The 8 Best Campgrounds in Colorado

Psst: PLEASE don’t travel until it’s safe! Stay close to home, social distance, and wear a mask to keep yourself and others safe. Also: this post contains affiliate links. If you make a purchase through them, we may receive a small commission (for which we are deeply grateful) at no cost to you.

Grand mountains. Rustling plains. Towering sand dunes. Spectacular lakes. Nope, we’re not talking about the entire United States: you can find absolutely all of this stunning scenery right in Colorado! From the grandeur of Rocky Mountain National Park to the winding roads of the Million Dollar Highway and the breathtaking expanse of the Blue Mesa Reservoir, Colorado is a stunning outdoor playground. And the best way to get to know its vast expanses of wilderness is to go camping!

Whether you’re a casual camper or a seasoned backcountry lover, there are limitless opportunities for camping spots in Colorado. Which is, honestly, a little overwhelming.

So, we’ve teamed up with Lyndsie, a Colorado native who has lived and camped her whole life in this beautiful state, to create this list of the 8 best places to camp in Colorado, plus all the tips you need to plan a fun, safe camping trip! Because a safe camper is a happy camper, as I have never said before in my life but will definitely start saying now because I love me a terrible Dad joke.

Take it away, Lyndsie!

Table of Contents

Planning to go camping in Colorado? Take a look at some of our other posts to help you plan your trip:

View of Nymph Lake from a trail in Rocky Mountain National Park.
View of Nymph Lake in Rocky Mountain National Park. Psst: see those dead trees? Those are wildfire kindling. Also, there are probably like 8 bears in this picture alone. Please don’t skip this section, it’s really important to keep you safe!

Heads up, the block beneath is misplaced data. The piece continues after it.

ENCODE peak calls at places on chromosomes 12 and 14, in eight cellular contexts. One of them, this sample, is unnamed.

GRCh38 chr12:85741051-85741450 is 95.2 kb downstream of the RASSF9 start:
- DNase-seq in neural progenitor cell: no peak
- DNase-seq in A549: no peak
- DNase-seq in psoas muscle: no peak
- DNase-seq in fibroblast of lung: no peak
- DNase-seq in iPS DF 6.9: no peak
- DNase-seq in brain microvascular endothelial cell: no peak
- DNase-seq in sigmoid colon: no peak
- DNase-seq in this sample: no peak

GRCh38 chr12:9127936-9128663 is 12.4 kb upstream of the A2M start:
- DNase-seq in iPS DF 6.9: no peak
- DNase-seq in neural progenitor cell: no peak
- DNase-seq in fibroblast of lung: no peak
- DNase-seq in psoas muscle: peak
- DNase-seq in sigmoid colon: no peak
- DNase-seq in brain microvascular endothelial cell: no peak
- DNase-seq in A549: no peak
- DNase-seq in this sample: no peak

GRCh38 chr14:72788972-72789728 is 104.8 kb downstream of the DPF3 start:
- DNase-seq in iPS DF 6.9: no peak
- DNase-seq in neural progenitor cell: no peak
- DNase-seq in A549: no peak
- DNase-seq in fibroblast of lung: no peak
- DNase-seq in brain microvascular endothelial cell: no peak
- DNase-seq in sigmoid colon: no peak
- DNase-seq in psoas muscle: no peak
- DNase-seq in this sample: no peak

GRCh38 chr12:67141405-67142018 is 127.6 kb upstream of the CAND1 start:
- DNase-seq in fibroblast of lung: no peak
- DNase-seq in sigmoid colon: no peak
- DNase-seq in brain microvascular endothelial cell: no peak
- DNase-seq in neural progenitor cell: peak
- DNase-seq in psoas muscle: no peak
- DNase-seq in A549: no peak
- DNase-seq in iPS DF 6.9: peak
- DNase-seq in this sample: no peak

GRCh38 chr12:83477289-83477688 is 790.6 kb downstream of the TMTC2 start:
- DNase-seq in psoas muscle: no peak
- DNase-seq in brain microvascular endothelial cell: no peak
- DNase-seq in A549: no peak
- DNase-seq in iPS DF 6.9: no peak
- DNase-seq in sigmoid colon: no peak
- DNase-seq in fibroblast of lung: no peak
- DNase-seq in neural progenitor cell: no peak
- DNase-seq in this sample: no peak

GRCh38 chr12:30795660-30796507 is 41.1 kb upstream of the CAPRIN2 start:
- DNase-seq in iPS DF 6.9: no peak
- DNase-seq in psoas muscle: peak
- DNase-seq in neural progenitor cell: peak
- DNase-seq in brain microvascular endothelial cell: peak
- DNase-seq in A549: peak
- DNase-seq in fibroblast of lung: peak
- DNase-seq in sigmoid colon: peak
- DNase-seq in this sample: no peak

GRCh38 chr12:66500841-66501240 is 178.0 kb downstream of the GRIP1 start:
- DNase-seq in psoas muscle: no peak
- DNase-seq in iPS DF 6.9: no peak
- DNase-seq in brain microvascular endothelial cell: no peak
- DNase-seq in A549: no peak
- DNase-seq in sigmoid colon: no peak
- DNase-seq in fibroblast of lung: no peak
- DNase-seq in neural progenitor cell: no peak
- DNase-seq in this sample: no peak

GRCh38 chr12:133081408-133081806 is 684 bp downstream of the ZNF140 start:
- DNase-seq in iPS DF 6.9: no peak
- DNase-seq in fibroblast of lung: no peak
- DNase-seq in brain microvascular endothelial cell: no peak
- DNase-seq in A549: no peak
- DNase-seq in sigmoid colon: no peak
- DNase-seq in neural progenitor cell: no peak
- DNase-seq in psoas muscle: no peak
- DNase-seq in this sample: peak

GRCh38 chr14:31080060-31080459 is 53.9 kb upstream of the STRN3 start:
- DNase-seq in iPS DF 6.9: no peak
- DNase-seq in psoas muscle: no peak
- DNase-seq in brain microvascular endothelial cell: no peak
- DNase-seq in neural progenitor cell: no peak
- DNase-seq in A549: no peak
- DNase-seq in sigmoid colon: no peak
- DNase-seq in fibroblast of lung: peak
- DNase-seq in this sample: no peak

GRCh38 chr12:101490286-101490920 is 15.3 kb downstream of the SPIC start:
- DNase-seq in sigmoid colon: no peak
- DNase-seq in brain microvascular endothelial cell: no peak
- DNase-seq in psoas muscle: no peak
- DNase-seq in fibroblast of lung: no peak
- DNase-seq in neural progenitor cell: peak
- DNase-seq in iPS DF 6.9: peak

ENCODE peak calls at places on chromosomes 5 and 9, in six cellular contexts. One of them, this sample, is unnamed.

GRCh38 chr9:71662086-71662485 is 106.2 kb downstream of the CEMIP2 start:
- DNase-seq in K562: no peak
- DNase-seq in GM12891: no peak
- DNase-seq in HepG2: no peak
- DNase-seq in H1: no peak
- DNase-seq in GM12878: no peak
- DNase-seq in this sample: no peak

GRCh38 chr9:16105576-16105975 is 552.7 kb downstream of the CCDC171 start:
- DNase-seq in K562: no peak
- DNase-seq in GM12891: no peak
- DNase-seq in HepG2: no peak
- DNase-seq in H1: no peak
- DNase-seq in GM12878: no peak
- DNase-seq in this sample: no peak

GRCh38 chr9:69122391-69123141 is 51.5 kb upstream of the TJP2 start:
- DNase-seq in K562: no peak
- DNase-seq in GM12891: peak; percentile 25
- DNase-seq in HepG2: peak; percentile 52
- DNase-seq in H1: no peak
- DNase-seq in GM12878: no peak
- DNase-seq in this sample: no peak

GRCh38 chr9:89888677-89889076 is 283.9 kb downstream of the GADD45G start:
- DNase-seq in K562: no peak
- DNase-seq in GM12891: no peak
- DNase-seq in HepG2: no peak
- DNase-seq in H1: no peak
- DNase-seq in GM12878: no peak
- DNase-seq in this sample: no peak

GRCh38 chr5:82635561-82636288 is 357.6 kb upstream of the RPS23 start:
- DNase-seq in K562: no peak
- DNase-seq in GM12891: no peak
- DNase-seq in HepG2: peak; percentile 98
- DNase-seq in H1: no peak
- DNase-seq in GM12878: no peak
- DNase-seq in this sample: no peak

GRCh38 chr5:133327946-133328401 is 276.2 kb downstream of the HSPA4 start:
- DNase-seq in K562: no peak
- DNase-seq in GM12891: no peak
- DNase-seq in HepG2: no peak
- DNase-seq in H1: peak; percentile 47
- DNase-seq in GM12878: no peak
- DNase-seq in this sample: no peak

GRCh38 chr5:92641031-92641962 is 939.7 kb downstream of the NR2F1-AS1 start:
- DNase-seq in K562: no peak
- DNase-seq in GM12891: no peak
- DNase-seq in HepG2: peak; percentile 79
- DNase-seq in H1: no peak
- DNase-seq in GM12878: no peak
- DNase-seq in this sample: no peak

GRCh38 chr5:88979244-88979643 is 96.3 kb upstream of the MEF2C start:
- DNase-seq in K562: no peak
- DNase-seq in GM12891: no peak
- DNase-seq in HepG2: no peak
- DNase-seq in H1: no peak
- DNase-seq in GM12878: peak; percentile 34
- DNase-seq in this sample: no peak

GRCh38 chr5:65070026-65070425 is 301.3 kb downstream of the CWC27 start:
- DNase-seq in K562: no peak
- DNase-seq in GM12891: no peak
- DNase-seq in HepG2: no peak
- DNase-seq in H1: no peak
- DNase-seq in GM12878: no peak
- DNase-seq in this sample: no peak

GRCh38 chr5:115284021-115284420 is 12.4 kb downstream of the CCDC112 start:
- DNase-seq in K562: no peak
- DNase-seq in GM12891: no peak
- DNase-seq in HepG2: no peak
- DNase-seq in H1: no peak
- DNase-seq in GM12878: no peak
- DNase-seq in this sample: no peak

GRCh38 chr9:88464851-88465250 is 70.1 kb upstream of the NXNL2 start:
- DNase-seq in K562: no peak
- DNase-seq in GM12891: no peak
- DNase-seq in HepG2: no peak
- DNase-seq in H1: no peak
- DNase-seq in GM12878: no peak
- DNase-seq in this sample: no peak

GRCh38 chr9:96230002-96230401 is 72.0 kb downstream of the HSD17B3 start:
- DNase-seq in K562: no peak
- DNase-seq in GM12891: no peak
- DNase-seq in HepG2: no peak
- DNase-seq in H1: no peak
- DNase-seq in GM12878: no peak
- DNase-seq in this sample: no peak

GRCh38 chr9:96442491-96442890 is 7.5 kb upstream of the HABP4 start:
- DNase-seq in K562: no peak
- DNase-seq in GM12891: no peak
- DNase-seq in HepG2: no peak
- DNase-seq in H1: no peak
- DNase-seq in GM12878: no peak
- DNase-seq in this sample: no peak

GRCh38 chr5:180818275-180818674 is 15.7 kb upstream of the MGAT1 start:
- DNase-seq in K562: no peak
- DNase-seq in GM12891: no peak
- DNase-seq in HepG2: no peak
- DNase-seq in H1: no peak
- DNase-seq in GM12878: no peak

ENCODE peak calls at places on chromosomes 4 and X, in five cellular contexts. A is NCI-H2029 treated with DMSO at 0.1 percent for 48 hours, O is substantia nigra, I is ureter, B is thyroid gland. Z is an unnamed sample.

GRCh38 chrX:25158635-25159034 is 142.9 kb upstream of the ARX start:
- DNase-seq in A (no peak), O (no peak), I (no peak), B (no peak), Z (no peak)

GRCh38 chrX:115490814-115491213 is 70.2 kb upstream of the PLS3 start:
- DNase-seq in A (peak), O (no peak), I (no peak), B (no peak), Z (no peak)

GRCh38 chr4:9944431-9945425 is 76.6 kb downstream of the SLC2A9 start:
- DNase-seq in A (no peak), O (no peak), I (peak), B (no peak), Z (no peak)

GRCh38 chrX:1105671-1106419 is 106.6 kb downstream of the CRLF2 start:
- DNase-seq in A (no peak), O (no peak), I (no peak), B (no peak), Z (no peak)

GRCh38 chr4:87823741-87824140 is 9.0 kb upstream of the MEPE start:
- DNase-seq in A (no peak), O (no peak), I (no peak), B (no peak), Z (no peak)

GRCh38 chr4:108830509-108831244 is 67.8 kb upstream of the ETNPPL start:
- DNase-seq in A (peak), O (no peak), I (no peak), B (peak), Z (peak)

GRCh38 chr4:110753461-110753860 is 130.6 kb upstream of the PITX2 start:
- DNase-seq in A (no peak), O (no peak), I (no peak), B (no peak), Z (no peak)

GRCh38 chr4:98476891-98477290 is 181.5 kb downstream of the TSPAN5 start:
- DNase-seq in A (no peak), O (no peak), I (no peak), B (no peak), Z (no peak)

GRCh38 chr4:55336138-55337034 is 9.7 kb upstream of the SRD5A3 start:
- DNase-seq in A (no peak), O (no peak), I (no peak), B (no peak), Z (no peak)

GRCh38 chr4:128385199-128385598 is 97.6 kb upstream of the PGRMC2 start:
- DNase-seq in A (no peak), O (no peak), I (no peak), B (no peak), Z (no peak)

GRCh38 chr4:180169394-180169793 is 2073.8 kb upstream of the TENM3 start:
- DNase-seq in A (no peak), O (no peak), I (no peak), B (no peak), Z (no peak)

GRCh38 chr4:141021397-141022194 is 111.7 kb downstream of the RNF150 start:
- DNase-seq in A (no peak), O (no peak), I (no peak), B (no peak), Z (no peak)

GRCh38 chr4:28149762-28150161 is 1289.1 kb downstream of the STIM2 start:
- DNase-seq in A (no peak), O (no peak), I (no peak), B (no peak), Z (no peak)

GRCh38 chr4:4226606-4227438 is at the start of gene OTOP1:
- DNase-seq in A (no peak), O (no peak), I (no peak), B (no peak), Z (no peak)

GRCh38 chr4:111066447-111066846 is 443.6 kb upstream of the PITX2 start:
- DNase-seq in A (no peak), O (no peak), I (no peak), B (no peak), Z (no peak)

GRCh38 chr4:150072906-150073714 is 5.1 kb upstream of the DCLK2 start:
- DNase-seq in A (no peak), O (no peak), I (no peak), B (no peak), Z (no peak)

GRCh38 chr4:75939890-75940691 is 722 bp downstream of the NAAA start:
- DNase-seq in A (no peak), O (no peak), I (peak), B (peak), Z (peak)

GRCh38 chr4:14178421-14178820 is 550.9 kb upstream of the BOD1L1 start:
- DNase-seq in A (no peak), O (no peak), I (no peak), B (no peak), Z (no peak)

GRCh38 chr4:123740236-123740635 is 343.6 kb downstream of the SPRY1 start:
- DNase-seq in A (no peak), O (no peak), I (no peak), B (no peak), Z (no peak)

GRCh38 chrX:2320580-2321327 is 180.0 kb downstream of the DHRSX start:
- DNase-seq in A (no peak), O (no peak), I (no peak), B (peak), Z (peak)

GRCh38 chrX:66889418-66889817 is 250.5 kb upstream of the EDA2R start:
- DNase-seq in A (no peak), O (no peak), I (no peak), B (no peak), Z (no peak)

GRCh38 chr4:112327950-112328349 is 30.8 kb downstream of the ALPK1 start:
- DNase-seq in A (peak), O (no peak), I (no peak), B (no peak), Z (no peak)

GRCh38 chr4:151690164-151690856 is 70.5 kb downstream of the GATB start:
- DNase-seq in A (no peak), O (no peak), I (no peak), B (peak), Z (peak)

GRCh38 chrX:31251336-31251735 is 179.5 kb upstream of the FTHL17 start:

Tips for Camping in Colorado

When planning any camping trip – particularly in Colorado – there are a few things to keep in mind to keep you safe as well as to protect the local environment. To make the most of your trip, it’s important to pack appropriately, camp responsibly, and do your research – luckily, we’ve done. a bunch of research for you!

  • Budget-Friendly Tip: If you’re planning to visit multiple National Parks this year – and two of them are on our list below – we recommend picking up an America is Beautiful National Parks Pass! The pass is valid at over 2,000 National Parks and 10% of the sale proceeds are donated to the National Park Foundation, helping to keep our parks beautiful. The average cost of admission to a National Park is $35, which means that the pass quickly pays for itself after just a few visits. AND you are supporting the National Park Foundation. Win/win! You can pick up a pass online at REI or in person at any National Park.

To fully enjoy the beauty of the great outdoors in Colorado, taking proper precautions is a must. Here are a few things you should consider before you set off into the wilderness.

Altitude

Much of Colorado is located at high altitudes, which means the air is thinner. If you are not used to it, you may find yourself having trouble breathing or struggling to maintain your typical fitness level. You may even experience headaches, dizziness, or nausea. This is called altitude sickness, and it’s incredibly common – but left untreated, it can be dangerous, and even fatal.

To avoid altitude sickness ruining your vacation, make sure to take time to adjust to the altitude gradually: give yourself at least one or two nights to acclimate before hiking or other strenuous physical activity. If you do start feeling short of breath, nauseous, or exhausted, listen to your body – don’t push yourself!